Tag Archives: Scientific Method

Science: What it Is, What It Isn’t, by Paul Rosenberg

Real science can be incredibly complex, but the philosophical underpinnings of all science is simple and straightforward. From Paul Rosenberg at freemansperspective.com:

Science, since it was monopolized by institutions and especially over the past two years, has become something quite other than what it was found to be during the early Enlightenment. That is, what is called science by the mouthpieces of the status quo is not what science was originally.

Children need to be familiarized with science proper, especially right now, or they will think the way things are is the way they’ve always been… because they are the only things they’ve ever experienced. Hence, this installment is dedicated to it… and them.

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Let’s begin with this fact: Most of what you’ve heard called science, isn’t science. So, let’s start over:

Science is not a group of schools or laboratories.

Science is not a set of facts.

Science is not a set of laws.

Science is a process – it is a technique for verifying our ideas about the world. Science is nothing more than a way of verifying things. All the other things you’ve heard called “science” were wrong.

Knowledge In The Old World

Our world is always full of smart people figuring things out, but the way it was done in the old days wasn’t very effective. At that time, most people tried to decide based on a big pattern of what the world was like: They thought about the pattern they were taught, then tried to fit facts inside of it.

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“Listen to the scientists”, by Simon Black

“Listen to the scientists” has become code for listen to a lot of nonsense that has no basis in science at all. From Simon Black at sovereignman.com:

If there were a Mount Rushmore to memorialize the greatest scientists in US history, Richard Feynman’s face would almost certainly be on the monument.

He was only 24 years of age when he was recruited into a secret research group that eventually became part of the Manhattan Project, joining some of the other most prominent scientists of his age, like Robert Oppenheimer and Enrico Fermi.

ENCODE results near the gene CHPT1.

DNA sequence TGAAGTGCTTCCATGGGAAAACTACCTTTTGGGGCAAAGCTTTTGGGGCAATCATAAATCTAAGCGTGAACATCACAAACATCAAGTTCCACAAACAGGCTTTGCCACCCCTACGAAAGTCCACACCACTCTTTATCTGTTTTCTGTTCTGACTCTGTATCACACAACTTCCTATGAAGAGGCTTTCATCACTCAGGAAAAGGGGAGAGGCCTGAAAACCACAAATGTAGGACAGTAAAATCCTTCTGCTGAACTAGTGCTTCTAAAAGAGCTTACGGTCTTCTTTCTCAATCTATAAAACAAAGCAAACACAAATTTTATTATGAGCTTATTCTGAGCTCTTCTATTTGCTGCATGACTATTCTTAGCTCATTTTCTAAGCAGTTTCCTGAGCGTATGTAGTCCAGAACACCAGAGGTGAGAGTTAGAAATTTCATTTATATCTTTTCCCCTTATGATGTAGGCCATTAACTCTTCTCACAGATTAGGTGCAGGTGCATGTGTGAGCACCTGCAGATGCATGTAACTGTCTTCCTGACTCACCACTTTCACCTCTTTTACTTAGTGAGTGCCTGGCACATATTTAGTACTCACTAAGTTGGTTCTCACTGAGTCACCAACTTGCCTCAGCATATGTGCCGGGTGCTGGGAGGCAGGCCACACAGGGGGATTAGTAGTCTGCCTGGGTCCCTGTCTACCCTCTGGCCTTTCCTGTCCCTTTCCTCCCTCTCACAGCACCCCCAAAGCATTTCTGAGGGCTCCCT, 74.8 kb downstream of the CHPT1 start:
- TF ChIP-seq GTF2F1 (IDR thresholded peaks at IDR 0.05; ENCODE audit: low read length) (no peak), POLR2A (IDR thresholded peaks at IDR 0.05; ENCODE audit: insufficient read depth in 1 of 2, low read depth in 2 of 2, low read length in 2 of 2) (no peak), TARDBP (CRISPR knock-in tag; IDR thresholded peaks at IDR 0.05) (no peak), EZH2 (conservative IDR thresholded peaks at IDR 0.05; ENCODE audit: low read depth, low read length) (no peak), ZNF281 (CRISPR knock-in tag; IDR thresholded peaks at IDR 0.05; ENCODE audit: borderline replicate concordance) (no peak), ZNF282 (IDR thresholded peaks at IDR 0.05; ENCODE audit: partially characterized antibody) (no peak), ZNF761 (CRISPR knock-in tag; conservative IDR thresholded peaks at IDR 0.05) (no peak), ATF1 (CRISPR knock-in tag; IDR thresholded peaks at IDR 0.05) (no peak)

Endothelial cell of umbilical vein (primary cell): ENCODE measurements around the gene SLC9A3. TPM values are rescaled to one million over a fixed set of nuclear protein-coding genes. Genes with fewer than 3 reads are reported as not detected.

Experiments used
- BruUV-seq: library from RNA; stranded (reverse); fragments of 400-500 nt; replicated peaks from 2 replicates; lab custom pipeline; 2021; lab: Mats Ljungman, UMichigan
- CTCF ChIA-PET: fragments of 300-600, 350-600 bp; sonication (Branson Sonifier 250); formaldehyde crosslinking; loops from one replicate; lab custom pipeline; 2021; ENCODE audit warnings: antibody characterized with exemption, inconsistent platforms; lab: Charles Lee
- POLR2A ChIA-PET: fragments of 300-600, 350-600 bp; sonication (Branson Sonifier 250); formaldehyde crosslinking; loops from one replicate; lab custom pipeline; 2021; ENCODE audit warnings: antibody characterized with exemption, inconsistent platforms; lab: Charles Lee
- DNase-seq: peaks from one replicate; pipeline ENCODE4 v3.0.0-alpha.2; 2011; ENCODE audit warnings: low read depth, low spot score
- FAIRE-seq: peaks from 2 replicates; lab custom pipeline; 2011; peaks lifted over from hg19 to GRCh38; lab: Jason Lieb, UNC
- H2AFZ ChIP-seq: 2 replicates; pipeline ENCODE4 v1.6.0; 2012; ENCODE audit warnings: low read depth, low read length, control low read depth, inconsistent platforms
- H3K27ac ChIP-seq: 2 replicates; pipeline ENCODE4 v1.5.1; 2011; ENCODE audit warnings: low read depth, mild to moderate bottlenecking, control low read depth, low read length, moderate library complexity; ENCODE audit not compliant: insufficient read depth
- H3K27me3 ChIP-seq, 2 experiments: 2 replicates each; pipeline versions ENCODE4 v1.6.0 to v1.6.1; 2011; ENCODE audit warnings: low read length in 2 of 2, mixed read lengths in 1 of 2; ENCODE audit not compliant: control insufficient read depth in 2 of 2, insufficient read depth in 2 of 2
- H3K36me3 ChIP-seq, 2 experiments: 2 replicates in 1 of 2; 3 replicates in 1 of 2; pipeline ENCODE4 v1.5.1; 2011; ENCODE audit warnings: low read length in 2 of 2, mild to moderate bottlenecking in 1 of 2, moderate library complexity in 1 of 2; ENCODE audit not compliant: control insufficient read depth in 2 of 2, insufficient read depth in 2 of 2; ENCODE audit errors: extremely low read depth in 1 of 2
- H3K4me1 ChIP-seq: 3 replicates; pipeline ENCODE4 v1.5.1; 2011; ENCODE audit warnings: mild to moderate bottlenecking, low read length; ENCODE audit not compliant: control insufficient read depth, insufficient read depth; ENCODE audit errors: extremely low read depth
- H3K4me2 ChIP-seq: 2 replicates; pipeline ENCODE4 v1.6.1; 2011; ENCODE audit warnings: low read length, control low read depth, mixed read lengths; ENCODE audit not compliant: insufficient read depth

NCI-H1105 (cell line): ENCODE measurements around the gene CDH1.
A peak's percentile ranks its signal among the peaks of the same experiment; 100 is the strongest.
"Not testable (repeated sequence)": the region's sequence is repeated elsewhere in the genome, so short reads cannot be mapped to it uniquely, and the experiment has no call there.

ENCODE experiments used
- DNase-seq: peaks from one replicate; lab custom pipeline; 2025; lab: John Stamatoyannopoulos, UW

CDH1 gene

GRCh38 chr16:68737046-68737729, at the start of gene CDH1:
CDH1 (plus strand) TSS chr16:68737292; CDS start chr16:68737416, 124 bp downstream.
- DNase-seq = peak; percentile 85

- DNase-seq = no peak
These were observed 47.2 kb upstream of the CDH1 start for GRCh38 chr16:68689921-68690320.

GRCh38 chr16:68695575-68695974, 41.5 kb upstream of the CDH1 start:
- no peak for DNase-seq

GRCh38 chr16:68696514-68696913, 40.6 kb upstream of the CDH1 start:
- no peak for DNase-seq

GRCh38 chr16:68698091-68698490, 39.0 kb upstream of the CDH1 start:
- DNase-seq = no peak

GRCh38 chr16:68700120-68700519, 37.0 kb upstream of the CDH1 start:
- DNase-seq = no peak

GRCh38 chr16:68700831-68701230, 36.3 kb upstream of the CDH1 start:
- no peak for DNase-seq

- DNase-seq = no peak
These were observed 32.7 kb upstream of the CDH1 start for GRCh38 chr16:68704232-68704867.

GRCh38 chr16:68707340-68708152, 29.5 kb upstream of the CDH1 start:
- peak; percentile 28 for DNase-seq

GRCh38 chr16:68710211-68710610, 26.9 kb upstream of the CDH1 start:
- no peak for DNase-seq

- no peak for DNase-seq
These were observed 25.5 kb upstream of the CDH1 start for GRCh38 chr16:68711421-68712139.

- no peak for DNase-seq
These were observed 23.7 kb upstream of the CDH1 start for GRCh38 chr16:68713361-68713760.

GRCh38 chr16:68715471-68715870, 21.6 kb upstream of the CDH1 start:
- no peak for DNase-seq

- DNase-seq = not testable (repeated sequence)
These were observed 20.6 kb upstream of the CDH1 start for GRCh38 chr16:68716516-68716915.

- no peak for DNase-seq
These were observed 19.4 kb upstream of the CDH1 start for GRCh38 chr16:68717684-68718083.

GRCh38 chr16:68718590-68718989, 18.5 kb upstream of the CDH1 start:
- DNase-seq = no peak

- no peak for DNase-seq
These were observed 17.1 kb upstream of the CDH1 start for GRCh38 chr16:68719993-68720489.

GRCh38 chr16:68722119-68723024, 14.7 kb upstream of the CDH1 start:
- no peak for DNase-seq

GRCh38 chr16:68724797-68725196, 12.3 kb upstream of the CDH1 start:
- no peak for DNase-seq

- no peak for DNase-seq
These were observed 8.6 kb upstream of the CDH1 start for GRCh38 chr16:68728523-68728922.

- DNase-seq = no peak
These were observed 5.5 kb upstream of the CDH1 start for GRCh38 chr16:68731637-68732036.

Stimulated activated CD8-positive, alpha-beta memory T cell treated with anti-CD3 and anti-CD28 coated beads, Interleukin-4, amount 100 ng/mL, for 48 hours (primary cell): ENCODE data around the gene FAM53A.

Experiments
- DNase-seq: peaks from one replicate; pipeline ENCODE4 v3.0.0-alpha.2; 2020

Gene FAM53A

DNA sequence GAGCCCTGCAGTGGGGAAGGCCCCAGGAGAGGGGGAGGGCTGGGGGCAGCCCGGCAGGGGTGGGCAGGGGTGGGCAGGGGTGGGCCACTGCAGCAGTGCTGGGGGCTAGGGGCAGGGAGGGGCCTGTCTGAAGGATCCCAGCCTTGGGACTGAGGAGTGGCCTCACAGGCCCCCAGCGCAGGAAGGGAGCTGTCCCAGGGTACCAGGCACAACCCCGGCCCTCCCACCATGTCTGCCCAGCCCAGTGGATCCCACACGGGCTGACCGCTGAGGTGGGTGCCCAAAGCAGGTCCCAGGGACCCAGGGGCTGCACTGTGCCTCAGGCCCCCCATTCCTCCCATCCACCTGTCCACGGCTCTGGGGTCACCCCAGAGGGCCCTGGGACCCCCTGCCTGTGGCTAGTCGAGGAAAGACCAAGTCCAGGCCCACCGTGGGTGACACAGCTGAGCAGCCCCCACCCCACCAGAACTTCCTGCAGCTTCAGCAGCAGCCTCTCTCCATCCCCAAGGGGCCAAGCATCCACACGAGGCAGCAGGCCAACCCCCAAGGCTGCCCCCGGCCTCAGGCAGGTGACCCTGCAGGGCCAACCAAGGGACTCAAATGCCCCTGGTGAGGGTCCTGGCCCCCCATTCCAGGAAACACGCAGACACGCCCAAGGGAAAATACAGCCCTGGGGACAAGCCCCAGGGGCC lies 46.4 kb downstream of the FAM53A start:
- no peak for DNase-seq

Feynman went on to make unparalleled advances in the fields of particle physics and quantum mechanics. He conceived of nanotechnology as early as the 1950s, and quantum computing as early as 1982.

Feynman also won the Nobel Prize, plus countless other awards and medals; and he was ranked by leading scientists as one of the greatest physicists of all time– alongside Einstein, Isaac Newton, and Galileo.

In short, Feynman knew what he was talking about when it came to science.

One thing that was really interesting about Feynman is that, despite all of his success and credentials, he was the first to admit that nothing was truly certain and absolute, even in science:

“Scientific knowledge is a body of statements of varying degrees of certainty — some most unsure, some nearly sure, but none absolutely certain.”

Feynman railed against “myths and pseudoscience,” and the so-called experts that peddled their theories as unquestionable truth.

According to his biographer James Gleick, Feynman found this type of scientific absolutism to be like an “authority, against which science has fought for centuries.”

Or, as Isaac Asimov put it, “Science is uncertain. Theories are subject to revision; observations are open to a variety of interpretations, and scientists quarrel amongst themselves.”

Yet now we’re being force fed a narrative that science is absolute and 100% certain… and that, above all else, we must listen to the scientists.

Or, more precisely, we must listen to the scientists they want us to listen to.

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My Feelings About the Vaccine Debate, by Dr. Malcolm Kendrick

Doctors rarely question the orthodoxy about vaccinations, and when they do, the consequences are generally unpleasant for them. From Dr. Malcolm Kendrick at lewrockwell.com:

As readers of this blog will know, my primary area of interest is cardiovascular disease, which a big and complex subject, where anyone questioning the ‘conventional’ ideas gets ruthlessly attacked. However, in comparison to the area of vaccination, the battles in cardiovascular disease pale into insignificance. Mere squabbles in the nursery.

I am a member of an on-line doctors’ community in the UK called Doctors Net. Not open to the public. Whenever any story about vaccination emerges, the vitriol, anger and naked rage is quite scary to observe.

Whenever the issue of MMR raises its head on Doctors Net, doctors have stated that Andrew Wakefield should be thrown in jail, and never allowed to earn any money ever again, that he is a crook and a criminal – and those are the nicer comments.

It is clear that, in the medical profession, there is an unquestioned faith in vaccination. That is, all vaccinations, for all diseases, everywhere – for everyone. Anyone who dares to hint that, ahem, there could be some negative issues associated with vaccination is subjected to withering contempt. ‘You will be responsible for killing millions of children.’ You don’t understand science.’ And suchlike.

When it comes to the science, it does amuse me that vaccination began before anyone understood any of the science – of anything to do with microbes and the immune system. It all began, so it is recorded, with the observation that milkmaids were much less likely to get smallpox.

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